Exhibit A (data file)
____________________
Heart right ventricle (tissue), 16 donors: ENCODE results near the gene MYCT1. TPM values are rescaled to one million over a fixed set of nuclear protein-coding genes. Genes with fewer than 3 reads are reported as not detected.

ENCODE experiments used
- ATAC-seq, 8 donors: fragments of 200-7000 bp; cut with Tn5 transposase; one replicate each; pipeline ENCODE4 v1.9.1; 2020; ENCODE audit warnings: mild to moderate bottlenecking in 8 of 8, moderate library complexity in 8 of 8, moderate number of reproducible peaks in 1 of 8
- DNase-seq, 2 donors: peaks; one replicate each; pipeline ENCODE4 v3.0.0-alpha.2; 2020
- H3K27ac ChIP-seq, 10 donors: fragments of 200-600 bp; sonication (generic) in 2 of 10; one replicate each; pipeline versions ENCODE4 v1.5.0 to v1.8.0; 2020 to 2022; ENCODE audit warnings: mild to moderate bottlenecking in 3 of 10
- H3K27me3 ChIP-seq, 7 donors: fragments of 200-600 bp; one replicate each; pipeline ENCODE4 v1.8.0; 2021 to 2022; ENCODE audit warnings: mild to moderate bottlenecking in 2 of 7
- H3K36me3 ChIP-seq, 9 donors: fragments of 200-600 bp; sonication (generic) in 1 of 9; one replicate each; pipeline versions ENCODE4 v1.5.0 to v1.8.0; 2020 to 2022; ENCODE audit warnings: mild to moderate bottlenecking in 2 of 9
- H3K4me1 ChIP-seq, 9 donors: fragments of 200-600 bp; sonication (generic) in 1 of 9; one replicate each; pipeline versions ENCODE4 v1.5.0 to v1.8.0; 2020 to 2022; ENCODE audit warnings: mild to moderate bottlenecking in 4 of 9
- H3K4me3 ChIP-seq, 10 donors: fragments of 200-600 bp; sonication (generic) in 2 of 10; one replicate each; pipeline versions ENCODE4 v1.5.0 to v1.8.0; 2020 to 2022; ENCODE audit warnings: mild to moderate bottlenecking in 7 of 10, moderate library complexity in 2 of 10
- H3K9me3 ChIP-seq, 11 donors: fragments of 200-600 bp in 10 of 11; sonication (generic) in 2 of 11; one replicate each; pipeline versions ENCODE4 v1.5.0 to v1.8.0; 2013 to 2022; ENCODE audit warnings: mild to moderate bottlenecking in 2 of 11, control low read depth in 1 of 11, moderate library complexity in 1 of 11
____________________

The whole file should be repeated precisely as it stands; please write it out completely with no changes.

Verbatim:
Heart right ventricle (tissue), 16 donors: ENCODE results near the gene MYCT1. TPM values are rescaled to one million over a fixed set of nuclear protein-coding genes. Genes with fewer than 3 reads are reported as not detected.

ENCODE experiments used
- ATAC-seq, 8 donors: fragments of 200-7000 bp; cut with Tn5 transposase; one replicate each; pipeline ENCODE4 v1.9.1; 2020; ENCODE audit warnings: mild to moderate bottlenecking in 8 of 8, moderate library complexity in 8 of 8, moderate number of reproducible peaks in 1 of 8
- DNase-seq, 2 donors: peaks; one replicate each; pipeline ENCODE4 v3.0.0-alpha.2; 2020
- H3K27ac ChIP-seq, 10 donors: fragments of 200-600 bp; sonication (generic) in 2 of 10; one replicate each; pipeline versions ENCODE4 v1.5.0 to v1.8.0; 2020 to 2022; ENCODE audit warnings: mild to moderate bottlenecking in 3 of 10
- H3K27me3 ChIP-seq, 7 donors: fragments of 200-600 bp; one replicate each; pipeline ENCODE4 v1.8.0; 2021 to 2022; ENCODE audit warnings: mild to moderate bottlenecking in 2 of 7
- H3K36me3 ChIP-seq, 9 donors: fragments of 200-600 bp; sonication (generic) in 1 of 9; one replicate each; pipeline versions ENCODE4 v1.5.0 to v1.8.0; 2020 to 2022; ENCODE audit warnings: mild to moderate bottlenecking in 2 of 9
- H3K4me1 ChIP-seq, 9 donors: fragments of 200-600 bp; sonication (generic) in 1 of 9; one replicate each; pipeline versions ENCODE4 v1.5.0 to v1.8.0; 2020 to 2022; ENCODE audit warnings: mild to moderate bottlenecking in 4 of 9
- H3K4me3 ChIP-seq, 10 donors: fragments of 200-600 bp; sonication (generic) in 2 of 10; one replicate each; pipeline versions ENCODE4 v1.5.0 to v1.8.0; 2020 to 2022; ENCODE audit warnings: mild to moderate bottlenecking in 7 of 10, moderate library complexity in 2 of 10
- H3K9me3 ChIP-seq, 11 donors: fragments of 200-600 bp in 10 of 11; sonication (generic) in 2 of 11; one replicate each; pipeline versions ENCODE4 v1.5.0 to v1.8.0; 2013 to 2022; ENCODE audit warnings: mild to moderate bottlenecking in 2 of 11, control low read depth in 1 of 11, moderate library complexity in 1 of 11